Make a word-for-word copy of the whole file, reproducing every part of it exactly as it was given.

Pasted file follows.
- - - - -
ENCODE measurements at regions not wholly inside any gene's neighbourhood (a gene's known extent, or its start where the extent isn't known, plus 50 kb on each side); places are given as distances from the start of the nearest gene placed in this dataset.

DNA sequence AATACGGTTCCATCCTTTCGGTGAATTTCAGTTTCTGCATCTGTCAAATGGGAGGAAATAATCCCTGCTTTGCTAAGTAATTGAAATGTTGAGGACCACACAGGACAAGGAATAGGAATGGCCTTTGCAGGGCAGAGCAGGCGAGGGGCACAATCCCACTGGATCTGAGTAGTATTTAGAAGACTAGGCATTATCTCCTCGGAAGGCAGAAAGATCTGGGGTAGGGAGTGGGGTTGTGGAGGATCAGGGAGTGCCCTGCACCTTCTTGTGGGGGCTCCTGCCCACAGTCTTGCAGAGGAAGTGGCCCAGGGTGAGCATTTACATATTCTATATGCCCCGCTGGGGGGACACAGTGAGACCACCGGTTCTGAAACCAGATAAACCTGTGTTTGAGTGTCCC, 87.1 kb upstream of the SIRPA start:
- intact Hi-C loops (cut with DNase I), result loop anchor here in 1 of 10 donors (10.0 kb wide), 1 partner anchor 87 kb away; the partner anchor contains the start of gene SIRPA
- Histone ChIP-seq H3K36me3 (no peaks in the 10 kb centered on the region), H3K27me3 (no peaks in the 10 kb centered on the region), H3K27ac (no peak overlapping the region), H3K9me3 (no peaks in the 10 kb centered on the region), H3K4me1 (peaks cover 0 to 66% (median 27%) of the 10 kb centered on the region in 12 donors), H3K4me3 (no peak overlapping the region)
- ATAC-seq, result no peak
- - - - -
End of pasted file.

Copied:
ENCODE measurements at regions not wholly inside any gene's neighbourhood (a gene's known extent, or its start where the extent isn't known, plus 50 kb on each side); places are given as distances from the start of the nearest gene placed in this dataset.

DNA sequence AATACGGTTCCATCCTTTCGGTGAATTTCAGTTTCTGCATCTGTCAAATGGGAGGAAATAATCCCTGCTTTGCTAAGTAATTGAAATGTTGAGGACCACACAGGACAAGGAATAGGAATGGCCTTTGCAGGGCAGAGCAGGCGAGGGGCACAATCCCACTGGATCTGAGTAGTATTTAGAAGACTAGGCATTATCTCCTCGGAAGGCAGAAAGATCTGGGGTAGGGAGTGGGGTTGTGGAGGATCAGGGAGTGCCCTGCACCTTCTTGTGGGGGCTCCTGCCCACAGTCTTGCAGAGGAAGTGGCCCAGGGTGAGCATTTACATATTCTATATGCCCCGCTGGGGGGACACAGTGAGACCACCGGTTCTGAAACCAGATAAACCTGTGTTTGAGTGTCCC, 87.1 kb upstream of the SIRPA start:
- intact Hi-C loops (cut with DNase I), result loop anchor here in 1 of 10 donors (10.0 kb wide), 1 partner anchor 87 kb away; the partner anchor contains the start of gene SIRPA
- Histone ChIP-seq H3K36me3 (no peaks in the 10 kb centered on the region), H3K27me3 (no peaks in the 10 kb centered on the region), H3K27ac (no peak overlapping the region), H3K9me3 (no peaks in the 10 kb centered on the region), H3K4me1 (peaks cover 0 to 66% (median 27%) of the 10 kb centered on the region in 12 donors), H3K4me3 (no peak overlapping the region)
- ATAC-seq, result no peak